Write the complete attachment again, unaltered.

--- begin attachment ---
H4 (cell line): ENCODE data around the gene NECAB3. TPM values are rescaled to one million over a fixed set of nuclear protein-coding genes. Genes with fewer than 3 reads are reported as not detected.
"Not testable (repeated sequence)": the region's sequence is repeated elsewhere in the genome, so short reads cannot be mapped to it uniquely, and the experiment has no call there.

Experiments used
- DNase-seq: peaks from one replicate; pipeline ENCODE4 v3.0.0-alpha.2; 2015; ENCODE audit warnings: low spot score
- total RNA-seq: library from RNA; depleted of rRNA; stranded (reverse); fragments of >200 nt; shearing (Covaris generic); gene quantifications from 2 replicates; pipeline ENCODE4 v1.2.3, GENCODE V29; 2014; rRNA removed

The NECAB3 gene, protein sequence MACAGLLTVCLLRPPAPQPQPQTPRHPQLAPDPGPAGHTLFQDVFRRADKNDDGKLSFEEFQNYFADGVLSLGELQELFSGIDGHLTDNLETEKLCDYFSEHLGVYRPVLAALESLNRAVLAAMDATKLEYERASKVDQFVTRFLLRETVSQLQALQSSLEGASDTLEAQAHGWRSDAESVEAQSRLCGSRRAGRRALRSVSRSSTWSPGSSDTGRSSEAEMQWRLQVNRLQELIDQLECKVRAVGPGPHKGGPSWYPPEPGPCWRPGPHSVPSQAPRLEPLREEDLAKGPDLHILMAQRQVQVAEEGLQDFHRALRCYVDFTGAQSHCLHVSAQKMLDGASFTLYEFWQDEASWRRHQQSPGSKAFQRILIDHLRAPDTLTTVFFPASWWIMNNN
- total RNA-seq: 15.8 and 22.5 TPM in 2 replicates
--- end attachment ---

H4 (cell line): ENCODE data around the gene NECAB3. TPM values are rescaled to one million over a fixed set of nuclear protein-coding genes. Genes with fewer than 3 reads are reported as not detected.
"Not testable (repeated sequence)": the region's sequence is repeated elsewhere in the genome, so short reads cannot be mapped to it uniquely, and the experiment has no call there.

Experiments used
- DNase-seq: peaks from one replicate; pipeline ENCODE4 v3.0.0-alpha.2; 2015; ENCODE audit warnings: low spot score
- total RNA-seq: library from RNA; depleted of rRNA; stranded (reverse); fragments of >200 nt; shearing (Covaris generic); gene quantifications from 2 replicates; pipeline ENCODE4 v1.2.3, GENCODE V29; 2014; rRNA removed

The NECAB3 gene, protein sequence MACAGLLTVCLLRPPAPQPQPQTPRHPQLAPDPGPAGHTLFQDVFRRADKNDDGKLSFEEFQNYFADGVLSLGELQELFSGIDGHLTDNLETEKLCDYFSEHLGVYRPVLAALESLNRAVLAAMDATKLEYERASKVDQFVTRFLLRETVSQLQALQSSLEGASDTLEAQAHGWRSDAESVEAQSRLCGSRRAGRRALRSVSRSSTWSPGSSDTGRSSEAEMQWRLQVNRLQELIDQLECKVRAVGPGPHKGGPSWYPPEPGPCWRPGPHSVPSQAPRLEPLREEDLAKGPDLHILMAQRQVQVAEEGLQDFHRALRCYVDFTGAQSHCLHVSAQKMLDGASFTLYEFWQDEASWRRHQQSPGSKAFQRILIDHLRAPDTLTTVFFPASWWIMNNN
- total RNA-seq: 15.8 and 22.5 TPM in 2 replicates